Encoder/Serial encoder/Sine cosine encoder
An encoder is a measurement device which converts mechanical motion into electronic signals. Usually an encoder is a rotary device that outputs digital pulses which correspond to incremental angular motion. The encoder consists of a glass or metal wheel with alternating clear and opaque stripes that are detected by optical sensors to produce the digital outputs.
In motion terms, an encoder is used to provide digital data about a motor’s shaft position to enable the position error correction required to provide a closed loop for accurate servo control. Commonly the encoder is fitted directly to the rear of the motor shaft and can use either magnets or an optical reader to measure the increments marked on a disc fitted to the motor shaft. Typically such devices may be know as incremental encoders or optical encoders.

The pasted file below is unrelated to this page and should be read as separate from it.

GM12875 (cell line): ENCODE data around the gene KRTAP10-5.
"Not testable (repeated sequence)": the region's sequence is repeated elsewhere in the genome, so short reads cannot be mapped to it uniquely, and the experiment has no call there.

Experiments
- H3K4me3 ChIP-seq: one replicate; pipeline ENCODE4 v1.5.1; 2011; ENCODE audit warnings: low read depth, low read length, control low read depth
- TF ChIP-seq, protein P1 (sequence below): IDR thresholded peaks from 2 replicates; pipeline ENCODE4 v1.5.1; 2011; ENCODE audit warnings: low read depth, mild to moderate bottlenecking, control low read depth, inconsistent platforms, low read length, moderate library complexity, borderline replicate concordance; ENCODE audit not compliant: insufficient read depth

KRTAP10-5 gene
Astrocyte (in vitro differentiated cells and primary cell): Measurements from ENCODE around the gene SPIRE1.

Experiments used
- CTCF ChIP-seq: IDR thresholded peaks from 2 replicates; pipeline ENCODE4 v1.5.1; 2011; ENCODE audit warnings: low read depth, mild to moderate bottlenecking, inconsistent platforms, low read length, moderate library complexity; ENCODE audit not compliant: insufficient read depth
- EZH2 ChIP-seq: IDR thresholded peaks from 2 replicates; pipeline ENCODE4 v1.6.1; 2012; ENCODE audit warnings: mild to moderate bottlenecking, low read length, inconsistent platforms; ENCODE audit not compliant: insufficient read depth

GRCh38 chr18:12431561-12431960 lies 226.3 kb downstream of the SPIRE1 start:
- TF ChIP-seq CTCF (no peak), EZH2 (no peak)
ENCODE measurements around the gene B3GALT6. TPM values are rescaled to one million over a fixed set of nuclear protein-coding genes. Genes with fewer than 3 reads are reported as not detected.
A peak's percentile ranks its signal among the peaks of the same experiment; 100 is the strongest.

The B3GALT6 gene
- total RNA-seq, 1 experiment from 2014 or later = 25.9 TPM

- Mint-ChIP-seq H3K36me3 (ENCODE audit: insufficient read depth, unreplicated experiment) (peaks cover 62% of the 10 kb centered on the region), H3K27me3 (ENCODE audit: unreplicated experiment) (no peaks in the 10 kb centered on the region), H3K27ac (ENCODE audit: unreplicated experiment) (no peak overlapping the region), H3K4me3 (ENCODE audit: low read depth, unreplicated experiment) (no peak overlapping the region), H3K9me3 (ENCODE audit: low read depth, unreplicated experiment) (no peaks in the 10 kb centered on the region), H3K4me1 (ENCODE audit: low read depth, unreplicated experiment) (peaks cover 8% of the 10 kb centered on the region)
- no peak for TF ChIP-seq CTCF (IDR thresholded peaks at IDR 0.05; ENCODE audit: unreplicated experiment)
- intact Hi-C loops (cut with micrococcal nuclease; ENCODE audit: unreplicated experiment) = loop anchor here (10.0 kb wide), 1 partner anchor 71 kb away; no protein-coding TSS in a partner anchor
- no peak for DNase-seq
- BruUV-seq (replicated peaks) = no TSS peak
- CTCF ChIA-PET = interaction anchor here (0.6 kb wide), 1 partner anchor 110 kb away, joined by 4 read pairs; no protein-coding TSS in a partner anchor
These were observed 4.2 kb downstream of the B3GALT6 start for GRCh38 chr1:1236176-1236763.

Serial encoders are simply those devices capable of output via a serial interface – e.g. RS232 RS422, and RS485 serial protocols. These encoders usually provide an absolute position on power up.
A sine cosine encoder outputs a sine and a cosine signal rather than a digital output. These sine/cos outputs are commonly interpolated (multiplied) either in the encoder or in the controller to give a much higher resolution output. Typically x256 to x4096.